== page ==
Over at the blog, Educlaytion, a different March Madness has begun, a Movie March Madness and the brackets are up. So get on the ball and get behind my movie entry, Peter Jackson’s Lord of the Rings: Fellowship of the Ring. If you haven’t seen the whole trilogy, get it on your Netflix queue now! It is based on J.R.R. Tolkien’s epic fantasy novel (1200+ pages), Lord of the Rings. The page number alone gives you an idea of the task Peter Jackson set himself by taking it on. Publishers eventually separated the book into three volumes for publication. The first volume being the Fellowship of the Ring, the second, The Two Towers and the third, The Return of the King. The main title of the novel refers to the story’s primary antagonist, the Dark Lord Sauron, who had, in an earlier age, created the One Ring to rule the other Rings of Power as the ultimate weapon in his campaign to conquer and rule all of Middle-earth. The binding words on the ring are,
“One Ring to rule them all, One Ring to find them,
One Ring to bring them all and in the darkness bind them.”
The best of the three movies is the first one, The Fellowship of the Ring, and being the first it carries the responsibility of introducing the story and the characters. We meet the fellowship, a mismatched group of men, hobbits, an elf and a dwarf, and we are immediately attracted to them because of their dedication to the cause and their determination to complete the mission; they have the Ring and must see it destroyed in a fiery mountain. They are like an underground group who forms secretly and strikes out to overthrow the government.
On the way they must overcome many obstacles. Some of these obstacles are in the form of some wonderful and horrific beings. An early one and my favorite are the Ringwraiths or the Nazgul. They appear later in the trilogy riding flying creatures but in Fellowship they are on jet black horses who have bloody hooves and flaring nostrils. The Nazgul used to be nine mortal men but they succumbed to Sauron’s power and attained near immortality by becoming his wraiths or servants bound to the power of the One Ring. They are sent out to find Frodo who is the ringbearer and has the unpopular task to destroy it. Tolkien describes the wraiths in his sequel, the Silmarillion, as “the Enemy’s most terrible servants; darkness went with them, and they cried with the voices of death.” Peter Jackson’s Ringwraiths embody this perfectly. They wear black hooded cloaks which are ragged and torn and stream out in a wind created by their swift black steeds as they ride. He has them emit high-pitched shrieks that strike terror in the hearts of all who hear them. Your heart is in your throat in this scene where the Ringwraith is riding past the Hobbit’s hiding place.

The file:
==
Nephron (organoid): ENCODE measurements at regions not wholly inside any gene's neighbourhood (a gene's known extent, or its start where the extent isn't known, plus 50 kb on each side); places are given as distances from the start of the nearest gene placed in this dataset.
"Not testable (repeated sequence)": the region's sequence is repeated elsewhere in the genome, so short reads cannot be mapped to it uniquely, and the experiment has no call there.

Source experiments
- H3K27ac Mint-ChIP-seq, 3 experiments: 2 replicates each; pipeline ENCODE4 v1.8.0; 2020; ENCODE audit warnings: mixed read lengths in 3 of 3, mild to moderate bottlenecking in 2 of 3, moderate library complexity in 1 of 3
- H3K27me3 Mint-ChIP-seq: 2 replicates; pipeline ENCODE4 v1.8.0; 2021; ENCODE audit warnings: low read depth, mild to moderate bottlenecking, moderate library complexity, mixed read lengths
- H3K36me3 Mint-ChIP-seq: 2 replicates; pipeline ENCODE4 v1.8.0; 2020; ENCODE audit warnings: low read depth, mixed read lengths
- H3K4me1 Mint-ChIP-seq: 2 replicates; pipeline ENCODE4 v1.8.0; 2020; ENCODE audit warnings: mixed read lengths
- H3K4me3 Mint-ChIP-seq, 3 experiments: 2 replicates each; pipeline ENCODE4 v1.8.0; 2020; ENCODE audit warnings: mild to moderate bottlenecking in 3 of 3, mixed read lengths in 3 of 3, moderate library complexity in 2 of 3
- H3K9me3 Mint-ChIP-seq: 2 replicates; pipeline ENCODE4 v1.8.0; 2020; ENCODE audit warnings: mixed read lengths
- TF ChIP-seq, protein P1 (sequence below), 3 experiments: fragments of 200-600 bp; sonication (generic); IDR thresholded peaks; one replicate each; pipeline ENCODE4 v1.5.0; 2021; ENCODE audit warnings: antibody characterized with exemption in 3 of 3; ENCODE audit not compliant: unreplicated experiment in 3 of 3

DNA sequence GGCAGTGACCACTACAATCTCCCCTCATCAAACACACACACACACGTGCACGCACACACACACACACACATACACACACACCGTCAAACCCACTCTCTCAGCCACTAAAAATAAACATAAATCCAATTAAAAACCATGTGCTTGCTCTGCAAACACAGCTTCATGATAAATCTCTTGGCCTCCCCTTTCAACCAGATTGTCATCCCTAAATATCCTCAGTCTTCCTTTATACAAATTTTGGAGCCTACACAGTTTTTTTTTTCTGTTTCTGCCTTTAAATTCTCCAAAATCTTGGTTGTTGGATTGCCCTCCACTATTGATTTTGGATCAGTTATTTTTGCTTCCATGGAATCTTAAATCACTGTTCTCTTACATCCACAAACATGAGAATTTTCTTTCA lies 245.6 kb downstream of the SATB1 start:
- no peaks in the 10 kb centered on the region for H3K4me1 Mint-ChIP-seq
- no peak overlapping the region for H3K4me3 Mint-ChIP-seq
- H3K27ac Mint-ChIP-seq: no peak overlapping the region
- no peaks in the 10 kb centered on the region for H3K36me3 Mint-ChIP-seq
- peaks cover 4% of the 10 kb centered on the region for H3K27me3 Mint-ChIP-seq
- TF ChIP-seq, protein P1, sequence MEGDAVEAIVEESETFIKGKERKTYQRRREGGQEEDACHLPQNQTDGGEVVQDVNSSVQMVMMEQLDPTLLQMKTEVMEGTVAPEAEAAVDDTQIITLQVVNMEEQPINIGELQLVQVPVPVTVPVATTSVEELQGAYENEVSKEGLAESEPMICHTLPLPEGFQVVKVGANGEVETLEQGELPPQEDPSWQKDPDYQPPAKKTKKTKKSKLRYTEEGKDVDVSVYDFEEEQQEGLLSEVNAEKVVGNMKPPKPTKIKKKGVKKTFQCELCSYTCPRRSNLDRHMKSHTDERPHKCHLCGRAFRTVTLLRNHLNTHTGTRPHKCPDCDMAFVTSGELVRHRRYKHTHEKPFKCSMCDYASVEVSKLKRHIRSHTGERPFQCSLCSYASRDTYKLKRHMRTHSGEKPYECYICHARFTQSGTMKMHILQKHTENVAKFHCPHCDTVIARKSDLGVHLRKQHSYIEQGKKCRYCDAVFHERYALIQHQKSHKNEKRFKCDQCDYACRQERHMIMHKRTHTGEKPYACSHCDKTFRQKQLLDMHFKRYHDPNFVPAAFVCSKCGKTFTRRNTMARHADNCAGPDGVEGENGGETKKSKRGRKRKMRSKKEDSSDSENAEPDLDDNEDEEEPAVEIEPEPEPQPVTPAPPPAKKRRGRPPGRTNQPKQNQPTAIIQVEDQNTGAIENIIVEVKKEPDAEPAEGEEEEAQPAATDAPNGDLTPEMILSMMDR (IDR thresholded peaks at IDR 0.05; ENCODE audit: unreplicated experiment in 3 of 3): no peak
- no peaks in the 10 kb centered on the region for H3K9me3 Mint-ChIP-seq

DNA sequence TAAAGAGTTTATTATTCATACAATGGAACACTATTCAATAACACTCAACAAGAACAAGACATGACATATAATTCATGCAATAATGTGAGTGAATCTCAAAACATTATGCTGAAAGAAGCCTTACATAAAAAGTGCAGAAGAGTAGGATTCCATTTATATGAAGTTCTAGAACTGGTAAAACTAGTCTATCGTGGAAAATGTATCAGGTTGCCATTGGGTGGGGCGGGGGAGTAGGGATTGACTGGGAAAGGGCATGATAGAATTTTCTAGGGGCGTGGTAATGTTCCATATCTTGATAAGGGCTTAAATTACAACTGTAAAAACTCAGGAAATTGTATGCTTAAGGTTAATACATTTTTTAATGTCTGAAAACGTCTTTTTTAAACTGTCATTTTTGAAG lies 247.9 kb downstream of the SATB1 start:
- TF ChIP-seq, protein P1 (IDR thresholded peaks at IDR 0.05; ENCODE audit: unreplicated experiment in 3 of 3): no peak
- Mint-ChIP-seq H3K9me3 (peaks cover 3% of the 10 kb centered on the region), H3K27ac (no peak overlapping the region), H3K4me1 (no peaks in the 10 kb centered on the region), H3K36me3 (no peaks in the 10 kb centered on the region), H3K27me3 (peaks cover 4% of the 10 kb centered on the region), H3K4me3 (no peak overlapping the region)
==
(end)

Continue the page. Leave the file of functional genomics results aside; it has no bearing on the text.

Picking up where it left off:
Two pivotal battles take place in the first movie and they are not between two huge armies but rather members of the fellowship versus some pretty formidable opponents. Both of these take place in the dark Mines of Moria. The Orcs, creatures living in the mine and minions of Sauron, are alerted to the fellowship’s intrusion into one of the underground chambers. They arrive in force but the group bars the entrance and hacks and shoots any arms or legs that try to break through. The Orcs bring a huge Cave-troll who bashes down the door and enters the room with many Orcs. Even though the Fellowship fights bravely and kills the troll it seems they will be out numbered when all of a sudden the Orcs stop fighting and stream out. The Fellowship runs to the rear door while Gandalf, the Wizard, bars the entrance door with a spell only to have it crash open with a counterspell. Gandalf runs with the others knowing that behind him is the Balrog of Morgoth. Eventually he must stand and fight this creature in an amazing battle while the others escape.
This is a major turning point in the story, for the Fellowship will now be without their strongest magical member as they go on to face more trials in order to save the world from the domination of pure evil. All of this is surrounded by a fantastic soundtrack that plays on all your feelings: sadness, joy, terror, hope. If it wasn’t for the storytelling in this first film there would be no reason to go on and complete the trilogy. So vote for The Lord of the Rings, The Fellowship of the Ring – and vote often!